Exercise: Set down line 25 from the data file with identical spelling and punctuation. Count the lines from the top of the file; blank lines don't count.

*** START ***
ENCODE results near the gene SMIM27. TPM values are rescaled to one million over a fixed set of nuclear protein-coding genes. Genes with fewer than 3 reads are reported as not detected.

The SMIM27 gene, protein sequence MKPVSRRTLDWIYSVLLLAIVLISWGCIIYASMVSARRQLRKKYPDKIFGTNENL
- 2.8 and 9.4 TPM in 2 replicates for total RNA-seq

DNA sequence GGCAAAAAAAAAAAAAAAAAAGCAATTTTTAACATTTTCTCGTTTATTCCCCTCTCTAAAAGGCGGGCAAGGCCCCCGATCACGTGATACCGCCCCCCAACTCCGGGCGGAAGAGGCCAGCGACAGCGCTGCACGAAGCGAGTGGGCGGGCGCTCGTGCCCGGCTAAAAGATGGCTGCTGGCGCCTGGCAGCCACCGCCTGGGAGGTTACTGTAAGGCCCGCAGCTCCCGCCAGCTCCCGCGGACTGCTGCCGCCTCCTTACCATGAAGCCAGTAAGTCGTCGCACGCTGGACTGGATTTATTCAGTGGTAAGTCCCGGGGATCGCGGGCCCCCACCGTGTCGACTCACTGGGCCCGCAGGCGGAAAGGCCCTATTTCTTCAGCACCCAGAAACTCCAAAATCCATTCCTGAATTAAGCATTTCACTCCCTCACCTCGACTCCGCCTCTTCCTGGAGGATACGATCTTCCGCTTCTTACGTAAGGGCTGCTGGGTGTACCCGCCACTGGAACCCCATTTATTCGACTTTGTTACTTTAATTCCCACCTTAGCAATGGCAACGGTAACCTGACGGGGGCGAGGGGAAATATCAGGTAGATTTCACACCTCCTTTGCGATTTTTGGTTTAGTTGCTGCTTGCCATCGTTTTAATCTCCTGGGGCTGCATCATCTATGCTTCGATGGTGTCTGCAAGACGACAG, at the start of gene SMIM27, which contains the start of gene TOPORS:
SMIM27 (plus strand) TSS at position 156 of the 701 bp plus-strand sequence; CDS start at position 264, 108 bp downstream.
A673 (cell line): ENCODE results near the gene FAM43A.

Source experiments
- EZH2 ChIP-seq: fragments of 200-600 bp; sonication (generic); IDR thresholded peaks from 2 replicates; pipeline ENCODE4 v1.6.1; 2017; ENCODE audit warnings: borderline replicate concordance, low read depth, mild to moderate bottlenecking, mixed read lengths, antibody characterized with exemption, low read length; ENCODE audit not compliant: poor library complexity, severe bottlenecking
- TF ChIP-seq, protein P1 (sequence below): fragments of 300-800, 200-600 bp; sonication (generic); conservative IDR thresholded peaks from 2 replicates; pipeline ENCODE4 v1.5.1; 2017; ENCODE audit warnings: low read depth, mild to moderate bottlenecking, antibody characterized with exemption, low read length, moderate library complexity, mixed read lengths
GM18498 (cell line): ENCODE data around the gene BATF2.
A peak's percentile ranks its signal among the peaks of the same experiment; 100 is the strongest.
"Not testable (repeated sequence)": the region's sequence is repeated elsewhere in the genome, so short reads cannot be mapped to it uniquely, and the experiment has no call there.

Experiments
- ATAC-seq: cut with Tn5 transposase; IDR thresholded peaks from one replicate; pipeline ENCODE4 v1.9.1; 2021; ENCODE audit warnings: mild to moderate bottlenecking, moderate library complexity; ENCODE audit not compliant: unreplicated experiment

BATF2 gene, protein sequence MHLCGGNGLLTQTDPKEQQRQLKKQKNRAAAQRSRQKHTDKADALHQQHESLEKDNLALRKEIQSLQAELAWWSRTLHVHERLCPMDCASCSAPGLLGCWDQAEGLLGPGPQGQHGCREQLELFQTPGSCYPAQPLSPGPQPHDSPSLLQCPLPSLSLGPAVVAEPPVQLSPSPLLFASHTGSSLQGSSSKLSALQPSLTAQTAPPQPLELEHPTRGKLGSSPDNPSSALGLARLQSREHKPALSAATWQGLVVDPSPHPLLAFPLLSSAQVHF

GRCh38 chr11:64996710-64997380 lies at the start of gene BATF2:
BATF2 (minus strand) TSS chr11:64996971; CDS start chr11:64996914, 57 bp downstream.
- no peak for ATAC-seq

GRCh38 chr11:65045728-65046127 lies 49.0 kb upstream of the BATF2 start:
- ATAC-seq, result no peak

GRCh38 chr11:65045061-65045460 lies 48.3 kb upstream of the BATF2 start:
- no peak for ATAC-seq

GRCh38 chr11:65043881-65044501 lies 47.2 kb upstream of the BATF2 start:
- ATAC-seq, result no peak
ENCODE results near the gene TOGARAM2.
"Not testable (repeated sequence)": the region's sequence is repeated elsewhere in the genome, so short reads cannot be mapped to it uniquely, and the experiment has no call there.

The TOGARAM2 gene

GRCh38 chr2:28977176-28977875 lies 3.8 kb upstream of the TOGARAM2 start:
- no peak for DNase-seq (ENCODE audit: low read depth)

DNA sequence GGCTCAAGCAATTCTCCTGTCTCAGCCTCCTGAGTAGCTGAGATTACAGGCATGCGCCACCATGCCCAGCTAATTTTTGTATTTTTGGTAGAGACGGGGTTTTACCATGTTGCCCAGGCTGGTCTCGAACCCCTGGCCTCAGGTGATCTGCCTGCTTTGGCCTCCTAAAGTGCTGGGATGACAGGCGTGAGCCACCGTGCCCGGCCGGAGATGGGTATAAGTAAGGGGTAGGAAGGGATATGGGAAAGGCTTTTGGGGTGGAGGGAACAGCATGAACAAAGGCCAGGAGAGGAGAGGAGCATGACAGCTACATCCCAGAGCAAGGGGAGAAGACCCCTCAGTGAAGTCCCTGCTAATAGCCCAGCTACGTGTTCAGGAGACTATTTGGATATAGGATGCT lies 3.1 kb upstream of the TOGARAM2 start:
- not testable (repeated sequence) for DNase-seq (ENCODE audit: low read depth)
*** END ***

ENCODE results near the gene TOGARAM2.